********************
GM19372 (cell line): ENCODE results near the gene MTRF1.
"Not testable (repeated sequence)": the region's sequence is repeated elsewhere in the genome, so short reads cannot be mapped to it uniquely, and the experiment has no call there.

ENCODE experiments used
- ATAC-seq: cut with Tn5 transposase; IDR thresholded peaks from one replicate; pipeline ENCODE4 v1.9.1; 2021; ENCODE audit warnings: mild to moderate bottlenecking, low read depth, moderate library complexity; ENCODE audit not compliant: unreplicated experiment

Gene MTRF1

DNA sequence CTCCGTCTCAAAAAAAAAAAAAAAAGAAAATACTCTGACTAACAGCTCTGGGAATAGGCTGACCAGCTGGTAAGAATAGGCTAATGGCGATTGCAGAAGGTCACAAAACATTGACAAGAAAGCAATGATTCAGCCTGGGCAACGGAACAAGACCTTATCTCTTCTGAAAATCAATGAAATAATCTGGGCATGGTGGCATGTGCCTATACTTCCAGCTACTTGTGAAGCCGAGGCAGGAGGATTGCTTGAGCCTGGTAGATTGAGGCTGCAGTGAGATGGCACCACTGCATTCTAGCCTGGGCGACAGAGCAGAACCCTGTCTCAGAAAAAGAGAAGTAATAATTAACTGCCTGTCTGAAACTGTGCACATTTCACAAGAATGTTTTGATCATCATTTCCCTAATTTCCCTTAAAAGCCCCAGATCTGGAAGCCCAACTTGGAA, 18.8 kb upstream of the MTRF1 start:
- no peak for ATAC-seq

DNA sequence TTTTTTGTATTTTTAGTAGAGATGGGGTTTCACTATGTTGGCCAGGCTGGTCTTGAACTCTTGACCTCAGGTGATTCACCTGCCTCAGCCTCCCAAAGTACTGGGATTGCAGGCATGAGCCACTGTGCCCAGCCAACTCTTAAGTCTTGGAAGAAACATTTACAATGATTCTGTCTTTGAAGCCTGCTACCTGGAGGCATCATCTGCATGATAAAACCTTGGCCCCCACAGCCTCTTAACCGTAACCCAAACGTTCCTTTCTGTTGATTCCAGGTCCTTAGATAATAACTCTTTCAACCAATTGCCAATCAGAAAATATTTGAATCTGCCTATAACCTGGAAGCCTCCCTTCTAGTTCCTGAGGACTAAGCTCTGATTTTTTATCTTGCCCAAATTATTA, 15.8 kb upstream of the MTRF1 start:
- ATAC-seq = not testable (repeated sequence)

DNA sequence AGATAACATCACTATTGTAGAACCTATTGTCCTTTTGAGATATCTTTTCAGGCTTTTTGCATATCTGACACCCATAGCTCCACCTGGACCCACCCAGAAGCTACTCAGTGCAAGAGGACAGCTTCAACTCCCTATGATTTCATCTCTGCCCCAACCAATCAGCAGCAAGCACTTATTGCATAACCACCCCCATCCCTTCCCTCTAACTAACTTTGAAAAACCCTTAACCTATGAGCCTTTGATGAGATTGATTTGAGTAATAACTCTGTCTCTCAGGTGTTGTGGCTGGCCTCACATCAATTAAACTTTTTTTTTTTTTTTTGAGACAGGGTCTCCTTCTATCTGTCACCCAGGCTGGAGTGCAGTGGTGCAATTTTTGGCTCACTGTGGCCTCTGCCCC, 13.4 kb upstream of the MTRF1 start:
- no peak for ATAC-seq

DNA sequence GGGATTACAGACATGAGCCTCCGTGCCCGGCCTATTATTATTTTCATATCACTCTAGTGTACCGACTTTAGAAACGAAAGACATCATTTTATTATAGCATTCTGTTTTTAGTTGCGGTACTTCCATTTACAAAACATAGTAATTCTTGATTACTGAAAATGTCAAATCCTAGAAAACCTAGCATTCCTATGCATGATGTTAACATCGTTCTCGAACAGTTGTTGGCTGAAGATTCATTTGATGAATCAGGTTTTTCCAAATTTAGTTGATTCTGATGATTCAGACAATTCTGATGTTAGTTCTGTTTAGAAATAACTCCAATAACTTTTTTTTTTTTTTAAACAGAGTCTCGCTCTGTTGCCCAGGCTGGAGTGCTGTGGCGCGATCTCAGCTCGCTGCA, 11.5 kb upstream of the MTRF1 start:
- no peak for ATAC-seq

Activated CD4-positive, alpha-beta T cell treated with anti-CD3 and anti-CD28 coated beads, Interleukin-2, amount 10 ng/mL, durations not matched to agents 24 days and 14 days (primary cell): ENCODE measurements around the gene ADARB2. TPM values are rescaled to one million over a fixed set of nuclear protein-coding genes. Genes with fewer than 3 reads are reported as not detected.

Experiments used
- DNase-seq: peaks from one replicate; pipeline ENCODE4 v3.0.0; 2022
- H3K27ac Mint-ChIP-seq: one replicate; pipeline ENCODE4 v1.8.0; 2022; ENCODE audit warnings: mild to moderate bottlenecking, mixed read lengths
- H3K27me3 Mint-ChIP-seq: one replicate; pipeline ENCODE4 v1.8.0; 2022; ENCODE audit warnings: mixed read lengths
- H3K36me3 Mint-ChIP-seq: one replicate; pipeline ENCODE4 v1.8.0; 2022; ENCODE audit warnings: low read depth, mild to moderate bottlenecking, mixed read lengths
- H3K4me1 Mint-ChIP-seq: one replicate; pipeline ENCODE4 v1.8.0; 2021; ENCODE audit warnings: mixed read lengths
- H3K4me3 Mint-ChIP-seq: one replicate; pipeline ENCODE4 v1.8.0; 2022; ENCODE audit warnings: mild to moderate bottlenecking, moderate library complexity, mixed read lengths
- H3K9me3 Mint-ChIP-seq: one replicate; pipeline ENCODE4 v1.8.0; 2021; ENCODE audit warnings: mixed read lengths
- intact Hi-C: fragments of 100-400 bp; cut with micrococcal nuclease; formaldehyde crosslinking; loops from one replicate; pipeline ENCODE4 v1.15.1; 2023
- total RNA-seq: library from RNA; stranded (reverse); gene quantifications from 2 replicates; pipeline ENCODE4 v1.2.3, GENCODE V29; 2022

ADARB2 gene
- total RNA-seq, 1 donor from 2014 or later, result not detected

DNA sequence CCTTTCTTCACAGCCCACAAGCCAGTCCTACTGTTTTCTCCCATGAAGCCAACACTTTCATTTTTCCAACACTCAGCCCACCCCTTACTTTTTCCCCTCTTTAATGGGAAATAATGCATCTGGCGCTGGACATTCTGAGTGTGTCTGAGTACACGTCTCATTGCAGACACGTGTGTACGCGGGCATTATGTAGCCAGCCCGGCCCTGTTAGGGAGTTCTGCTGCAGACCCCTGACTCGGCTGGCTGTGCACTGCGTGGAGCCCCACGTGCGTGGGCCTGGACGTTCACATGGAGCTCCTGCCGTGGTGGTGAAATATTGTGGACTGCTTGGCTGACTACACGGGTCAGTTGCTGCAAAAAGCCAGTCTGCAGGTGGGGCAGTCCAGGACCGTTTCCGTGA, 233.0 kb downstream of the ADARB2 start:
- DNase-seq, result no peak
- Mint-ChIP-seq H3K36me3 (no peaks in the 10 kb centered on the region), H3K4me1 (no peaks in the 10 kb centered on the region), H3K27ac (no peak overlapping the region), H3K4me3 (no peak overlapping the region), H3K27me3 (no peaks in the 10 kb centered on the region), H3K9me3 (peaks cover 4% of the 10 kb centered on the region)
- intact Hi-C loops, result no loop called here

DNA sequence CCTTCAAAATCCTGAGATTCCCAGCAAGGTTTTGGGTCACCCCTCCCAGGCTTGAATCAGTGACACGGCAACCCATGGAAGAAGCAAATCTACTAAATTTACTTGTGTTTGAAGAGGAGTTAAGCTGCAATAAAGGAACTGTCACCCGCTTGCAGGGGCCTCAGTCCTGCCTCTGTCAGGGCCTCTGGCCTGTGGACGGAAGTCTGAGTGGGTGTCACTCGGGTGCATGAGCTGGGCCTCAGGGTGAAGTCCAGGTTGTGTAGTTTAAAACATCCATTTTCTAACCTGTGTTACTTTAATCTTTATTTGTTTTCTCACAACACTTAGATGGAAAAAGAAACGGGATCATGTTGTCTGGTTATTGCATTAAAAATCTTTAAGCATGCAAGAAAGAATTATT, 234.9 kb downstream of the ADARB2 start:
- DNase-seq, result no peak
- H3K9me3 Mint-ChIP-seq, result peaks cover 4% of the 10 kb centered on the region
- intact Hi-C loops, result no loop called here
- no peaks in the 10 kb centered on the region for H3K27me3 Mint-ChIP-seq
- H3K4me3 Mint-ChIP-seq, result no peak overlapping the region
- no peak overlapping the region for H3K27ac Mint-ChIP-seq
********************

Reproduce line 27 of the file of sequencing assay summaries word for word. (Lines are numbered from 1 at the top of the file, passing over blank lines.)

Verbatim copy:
DNA sequence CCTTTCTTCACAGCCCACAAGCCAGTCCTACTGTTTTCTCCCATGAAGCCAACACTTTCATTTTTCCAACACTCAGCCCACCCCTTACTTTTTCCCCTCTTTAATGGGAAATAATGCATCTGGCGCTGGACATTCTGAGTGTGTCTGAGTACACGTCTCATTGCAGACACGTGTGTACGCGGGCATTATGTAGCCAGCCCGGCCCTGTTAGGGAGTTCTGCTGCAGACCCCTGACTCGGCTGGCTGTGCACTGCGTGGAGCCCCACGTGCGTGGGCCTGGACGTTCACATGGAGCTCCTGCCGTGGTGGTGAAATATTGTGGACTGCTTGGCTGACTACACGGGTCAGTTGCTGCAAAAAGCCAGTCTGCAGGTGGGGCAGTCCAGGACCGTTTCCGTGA, 233.0 kb downstream of the ADARB2 start: